All things Whisky & Cigars
Cask Types and Whisky Maturation
Whisky would not be what it is were it not for oak. While the malting and distillation processes that result in new spirit form a baseline character, much of what defines a whisky comes down to what happens as it ages in casks.
As whisky matures in oak, series of complex chemical reactions occur. Over time, wanted flavour compounds are introduced and unwanted flavours are eliminated. The precise details of this process have not yet been fully understood, but what is certain is that during that time in oak, a delicious transformation occurs: a stunning development in colour, flavours, and aromas.
A great deal of skill goes into selecting casks appropriate for the spirit, and just what flavours develop to form the fully mature whisky depends significantly on the kinds of casks used.
The most popular type of cask used for Scotch whisky maturation is ex-bourbon barrels. They are readily available because only virgin-oak casks can be used in bourbon production. They lend an appealing flavour profile of creamy vanilla and sweet tropical fruits, and an enticing golden colour - our Treasurer's Selection Auchroisk 17 year old is an outstanding example of this type of casking.
The other common type of cask is ex-sherry. They are generally associated with sweetness and rich dark fruit flavours, but different types of sherry do give a varied influence. The two most common are Oloroso, which lends dark, nutty, dried fruit notes, and Pedro Ximenez, which gives a syrupy, raisin sweetness – what might be described as a Christmas cake in a bottle. If that’s the kind of thing that whets your appetite, Glenfarclas 10 year old and our Single Cask Speyside 21 year old are both must-haves. Sherry casks generally produce a gorgeous rich amber colour.
Different types of cask maturation can be combined within a single whisky, with stellar results. For example, the Balvenie Doublewood is a brilliant balance of sherry and bourbon influences. A whisky might be aged entirely in one type of cask, or, for example, it might be first matured in bourbon casks and then transferred to sherry for a period of time ranging from months to several years.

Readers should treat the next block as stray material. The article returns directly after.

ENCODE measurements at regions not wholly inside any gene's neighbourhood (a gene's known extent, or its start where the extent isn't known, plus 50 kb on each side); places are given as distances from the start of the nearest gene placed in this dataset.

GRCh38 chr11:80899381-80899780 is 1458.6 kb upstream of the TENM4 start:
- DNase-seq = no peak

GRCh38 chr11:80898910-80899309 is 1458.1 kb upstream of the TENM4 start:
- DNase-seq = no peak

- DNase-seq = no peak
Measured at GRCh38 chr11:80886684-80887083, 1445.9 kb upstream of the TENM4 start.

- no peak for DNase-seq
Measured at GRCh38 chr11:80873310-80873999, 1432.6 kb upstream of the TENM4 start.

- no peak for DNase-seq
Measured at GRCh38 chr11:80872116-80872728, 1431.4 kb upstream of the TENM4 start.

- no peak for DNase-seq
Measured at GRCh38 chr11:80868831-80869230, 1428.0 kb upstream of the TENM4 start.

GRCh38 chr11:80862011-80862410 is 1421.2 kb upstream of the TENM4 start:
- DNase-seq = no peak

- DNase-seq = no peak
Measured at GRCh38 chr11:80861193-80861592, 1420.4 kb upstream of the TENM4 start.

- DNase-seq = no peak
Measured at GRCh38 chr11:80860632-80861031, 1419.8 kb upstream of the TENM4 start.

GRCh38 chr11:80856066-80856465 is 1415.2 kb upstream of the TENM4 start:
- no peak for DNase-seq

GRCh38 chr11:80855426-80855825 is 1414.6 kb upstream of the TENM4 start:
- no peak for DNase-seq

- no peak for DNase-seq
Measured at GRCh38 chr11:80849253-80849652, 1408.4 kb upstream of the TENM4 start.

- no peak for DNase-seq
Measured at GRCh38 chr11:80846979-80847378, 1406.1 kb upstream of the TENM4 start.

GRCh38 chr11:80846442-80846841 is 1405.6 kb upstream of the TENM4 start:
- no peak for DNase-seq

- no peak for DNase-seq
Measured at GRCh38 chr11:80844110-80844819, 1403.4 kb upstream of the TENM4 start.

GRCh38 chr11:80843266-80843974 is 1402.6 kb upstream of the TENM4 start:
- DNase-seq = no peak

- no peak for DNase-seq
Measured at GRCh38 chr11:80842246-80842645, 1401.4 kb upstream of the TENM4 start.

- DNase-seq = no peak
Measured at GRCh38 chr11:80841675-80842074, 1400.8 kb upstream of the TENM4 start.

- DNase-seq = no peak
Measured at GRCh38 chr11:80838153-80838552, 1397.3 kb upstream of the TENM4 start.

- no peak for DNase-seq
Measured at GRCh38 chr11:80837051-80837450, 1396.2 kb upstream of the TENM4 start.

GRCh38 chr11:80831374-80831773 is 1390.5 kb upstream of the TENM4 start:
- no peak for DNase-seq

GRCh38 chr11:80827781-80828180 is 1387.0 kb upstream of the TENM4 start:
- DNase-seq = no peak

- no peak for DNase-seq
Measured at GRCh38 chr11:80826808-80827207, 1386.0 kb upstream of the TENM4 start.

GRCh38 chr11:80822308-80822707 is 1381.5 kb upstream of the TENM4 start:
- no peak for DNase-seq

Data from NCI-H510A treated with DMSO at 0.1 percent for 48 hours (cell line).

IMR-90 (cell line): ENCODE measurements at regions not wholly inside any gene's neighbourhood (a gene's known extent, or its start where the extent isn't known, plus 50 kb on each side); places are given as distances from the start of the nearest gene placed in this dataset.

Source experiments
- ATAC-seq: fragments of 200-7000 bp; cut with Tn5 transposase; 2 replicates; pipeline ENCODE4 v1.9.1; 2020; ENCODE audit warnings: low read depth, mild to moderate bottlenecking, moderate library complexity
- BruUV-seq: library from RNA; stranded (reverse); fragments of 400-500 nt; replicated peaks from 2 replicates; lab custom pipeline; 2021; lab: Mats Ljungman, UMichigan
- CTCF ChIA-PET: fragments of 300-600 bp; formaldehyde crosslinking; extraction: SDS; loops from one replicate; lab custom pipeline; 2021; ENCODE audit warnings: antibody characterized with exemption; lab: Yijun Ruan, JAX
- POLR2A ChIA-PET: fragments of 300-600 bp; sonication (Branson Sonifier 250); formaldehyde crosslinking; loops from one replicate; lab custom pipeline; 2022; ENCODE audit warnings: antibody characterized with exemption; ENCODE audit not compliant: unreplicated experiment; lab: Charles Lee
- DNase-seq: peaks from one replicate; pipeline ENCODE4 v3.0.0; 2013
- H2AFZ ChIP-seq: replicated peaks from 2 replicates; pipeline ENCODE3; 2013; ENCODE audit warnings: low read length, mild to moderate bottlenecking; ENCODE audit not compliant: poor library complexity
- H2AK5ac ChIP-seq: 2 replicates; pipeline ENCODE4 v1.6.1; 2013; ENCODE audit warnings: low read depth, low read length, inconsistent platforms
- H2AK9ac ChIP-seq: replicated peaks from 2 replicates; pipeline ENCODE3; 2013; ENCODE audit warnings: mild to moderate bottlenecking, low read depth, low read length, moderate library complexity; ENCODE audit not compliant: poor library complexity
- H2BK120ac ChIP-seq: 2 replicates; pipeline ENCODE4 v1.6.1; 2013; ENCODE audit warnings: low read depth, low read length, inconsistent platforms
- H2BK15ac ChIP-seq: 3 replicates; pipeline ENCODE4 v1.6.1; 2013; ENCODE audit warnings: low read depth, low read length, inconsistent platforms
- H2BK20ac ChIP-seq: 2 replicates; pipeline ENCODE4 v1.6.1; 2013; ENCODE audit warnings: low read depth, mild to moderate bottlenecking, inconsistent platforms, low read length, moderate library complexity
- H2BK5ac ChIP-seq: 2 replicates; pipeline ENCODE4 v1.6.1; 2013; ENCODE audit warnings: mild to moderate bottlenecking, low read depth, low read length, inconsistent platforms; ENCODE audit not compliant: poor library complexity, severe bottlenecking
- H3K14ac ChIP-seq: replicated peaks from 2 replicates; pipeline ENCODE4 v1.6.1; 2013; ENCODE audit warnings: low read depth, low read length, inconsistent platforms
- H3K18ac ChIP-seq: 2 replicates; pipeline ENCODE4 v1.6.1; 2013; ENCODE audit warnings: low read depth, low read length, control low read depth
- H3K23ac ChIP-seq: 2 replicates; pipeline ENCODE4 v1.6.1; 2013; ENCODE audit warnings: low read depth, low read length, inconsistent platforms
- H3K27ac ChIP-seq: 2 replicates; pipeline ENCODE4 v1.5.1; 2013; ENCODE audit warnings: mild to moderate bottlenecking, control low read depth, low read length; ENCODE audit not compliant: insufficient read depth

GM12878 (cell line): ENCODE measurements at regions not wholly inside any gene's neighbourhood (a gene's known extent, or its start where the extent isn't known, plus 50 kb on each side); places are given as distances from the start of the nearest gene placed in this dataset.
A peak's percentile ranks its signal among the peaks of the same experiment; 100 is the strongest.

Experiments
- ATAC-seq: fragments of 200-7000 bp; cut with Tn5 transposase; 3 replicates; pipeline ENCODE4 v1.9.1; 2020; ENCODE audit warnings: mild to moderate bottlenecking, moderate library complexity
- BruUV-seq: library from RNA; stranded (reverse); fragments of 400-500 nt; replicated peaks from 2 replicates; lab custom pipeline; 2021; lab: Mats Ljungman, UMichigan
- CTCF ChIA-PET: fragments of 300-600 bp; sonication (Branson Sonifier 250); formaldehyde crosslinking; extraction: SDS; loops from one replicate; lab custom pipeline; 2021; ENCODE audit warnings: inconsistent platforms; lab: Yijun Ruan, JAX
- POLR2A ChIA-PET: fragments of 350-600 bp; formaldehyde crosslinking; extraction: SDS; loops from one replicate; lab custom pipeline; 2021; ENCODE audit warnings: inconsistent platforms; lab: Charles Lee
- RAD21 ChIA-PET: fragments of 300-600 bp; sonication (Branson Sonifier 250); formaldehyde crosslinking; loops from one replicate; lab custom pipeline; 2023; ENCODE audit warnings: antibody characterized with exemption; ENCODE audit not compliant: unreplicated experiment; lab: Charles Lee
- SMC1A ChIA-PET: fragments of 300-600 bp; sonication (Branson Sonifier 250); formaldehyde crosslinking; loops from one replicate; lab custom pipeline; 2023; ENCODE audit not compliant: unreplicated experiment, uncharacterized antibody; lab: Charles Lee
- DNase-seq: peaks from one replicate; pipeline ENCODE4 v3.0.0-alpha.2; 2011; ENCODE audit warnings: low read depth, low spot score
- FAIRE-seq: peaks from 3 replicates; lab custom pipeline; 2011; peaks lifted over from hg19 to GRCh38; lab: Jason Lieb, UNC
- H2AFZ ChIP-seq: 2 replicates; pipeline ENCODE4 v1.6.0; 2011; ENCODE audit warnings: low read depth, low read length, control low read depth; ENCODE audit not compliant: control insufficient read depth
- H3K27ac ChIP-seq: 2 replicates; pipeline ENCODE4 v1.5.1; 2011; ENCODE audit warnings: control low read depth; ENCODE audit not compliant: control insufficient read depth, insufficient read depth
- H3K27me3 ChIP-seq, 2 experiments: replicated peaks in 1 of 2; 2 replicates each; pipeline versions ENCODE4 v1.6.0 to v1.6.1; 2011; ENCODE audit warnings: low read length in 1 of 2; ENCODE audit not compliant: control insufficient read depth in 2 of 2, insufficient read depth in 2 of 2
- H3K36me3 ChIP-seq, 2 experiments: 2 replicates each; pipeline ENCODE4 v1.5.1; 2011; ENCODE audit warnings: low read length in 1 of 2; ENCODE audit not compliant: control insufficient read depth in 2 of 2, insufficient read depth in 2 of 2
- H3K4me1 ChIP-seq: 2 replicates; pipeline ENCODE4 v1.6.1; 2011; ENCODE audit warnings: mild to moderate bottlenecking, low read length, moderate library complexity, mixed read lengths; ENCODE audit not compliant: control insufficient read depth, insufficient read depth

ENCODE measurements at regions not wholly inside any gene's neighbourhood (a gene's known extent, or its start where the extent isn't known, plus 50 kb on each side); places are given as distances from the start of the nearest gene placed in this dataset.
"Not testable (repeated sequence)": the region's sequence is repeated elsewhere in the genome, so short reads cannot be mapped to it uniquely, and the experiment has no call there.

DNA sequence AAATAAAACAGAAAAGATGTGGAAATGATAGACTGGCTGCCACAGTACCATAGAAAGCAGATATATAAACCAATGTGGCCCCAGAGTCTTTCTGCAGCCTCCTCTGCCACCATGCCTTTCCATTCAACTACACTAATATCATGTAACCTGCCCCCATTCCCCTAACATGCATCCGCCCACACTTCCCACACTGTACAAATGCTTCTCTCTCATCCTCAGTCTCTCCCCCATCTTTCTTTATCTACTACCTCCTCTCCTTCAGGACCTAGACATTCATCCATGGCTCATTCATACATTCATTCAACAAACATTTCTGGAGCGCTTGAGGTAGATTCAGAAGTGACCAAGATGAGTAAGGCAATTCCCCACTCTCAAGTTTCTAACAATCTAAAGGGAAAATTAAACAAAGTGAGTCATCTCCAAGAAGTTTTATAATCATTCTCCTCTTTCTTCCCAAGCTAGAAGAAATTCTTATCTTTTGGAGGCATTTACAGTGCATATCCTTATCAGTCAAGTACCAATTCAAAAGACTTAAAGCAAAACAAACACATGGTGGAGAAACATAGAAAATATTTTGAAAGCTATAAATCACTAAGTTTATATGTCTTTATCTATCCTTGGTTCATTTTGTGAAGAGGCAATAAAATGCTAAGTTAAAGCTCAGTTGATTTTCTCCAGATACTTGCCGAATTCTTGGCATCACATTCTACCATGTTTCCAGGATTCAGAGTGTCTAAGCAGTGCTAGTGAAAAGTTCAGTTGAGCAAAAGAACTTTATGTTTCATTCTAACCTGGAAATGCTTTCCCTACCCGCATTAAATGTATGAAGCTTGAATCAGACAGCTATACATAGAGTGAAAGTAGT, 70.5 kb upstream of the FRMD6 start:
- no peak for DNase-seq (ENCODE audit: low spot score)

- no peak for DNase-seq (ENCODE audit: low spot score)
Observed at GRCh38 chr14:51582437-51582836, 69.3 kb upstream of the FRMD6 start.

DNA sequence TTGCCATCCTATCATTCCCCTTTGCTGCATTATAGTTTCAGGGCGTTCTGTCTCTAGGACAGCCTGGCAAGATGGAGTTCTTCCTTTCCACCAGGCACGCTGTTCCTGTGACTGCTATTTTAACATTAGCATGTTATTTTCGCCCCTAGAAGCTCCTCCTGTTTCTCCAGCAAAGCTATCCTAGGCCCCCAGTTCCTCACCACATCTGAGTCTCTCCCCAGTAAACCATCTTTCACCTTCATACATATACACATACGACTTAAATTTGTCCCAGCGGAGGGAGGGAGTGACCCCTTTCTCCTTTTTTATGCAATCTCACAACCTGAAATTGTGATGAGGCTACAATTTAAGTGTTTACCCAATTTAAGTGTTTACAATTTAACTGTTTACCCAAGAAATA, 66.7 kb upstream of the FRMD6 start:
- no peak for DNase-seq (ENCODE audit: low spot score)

This option of allowing the spirit time in a second type of cask opens an exhilarating range of options. Cask finishing, also known as second maturation, is a relatively recent innovation, begun only in the 1980s, and it has made possible a wide scope for experimentation. Various types of cask finishes have come out in recent years, showcasing unique influences, from dessert wine to rye casks. There are some rules limiting the playing field – for a Scotch whisky to be allowed that designation, it can only be aged in casks deemed to be traditional. That means no cider or tabasco barrel ageing, though, apparently, beer barrels are fine (see the Glenfiddich IPA, for example - fresh, sweet, and unbelievably smooth).
Port-finished whisky is a classic. While tawny port barriques lend a spicy, dry richness, ruby port finishes give the vibrant, puckery sweetness of red fruit, such as strawberry and raspberry. The Dalmore Portwood Reserve is an exceptional recent release, its burst of juicy sweetness making it a supremely likeable dram.
A variety of other types of finishes crop up. Red wine cask finishes are often from specific regions, such as Bordeaux. The tannin dryness paired with notes of red fruit and berries can result in a mouthwatering depth and vivacity, as in the case of the Deanston 9 year old Bordeaux cask finish. White wine casks also offer intriguing possibilities. A Chardonnay finish lends a silky, buttery mouth-feel, Glen Moray 10 year old being an excellent example. Sauternes casks bear the high sugar content of the wine, and they lend honeyed fruit and acidic notes, with abundant apricot and peach. Rum finishes give plenty of delectable tropical fruit and brown sugar sweetness - the Glenfiddich 21 year old is a noteworthy example.
While Scotch whisky traditionally has been aged in casks that previously held another spirit, another trend that’s begun to take off is the use of virgin oak casks. The powerfully spicy oak character fresh wood can provide in a short period of time is a way to give depth and maturity to younger spirits. Virgin oak also provides loads of vanilla and sweetness. With an increase in no-age-statement whiskies to meet market demand, there is an impetus to try to achieve maturity quickly. But because the flavours virgin oak lends are so powerful, this type of cask typically is used only sparingly.
Appropriate use of the many types of casks available for use in whisky production is a highly complex task that requires the skill of a master distiller. But when the right spirit spends the right amount of time in well-chosen casks, the result is the unparalleled depth and nuance enjoyed by whisky lovers around the world.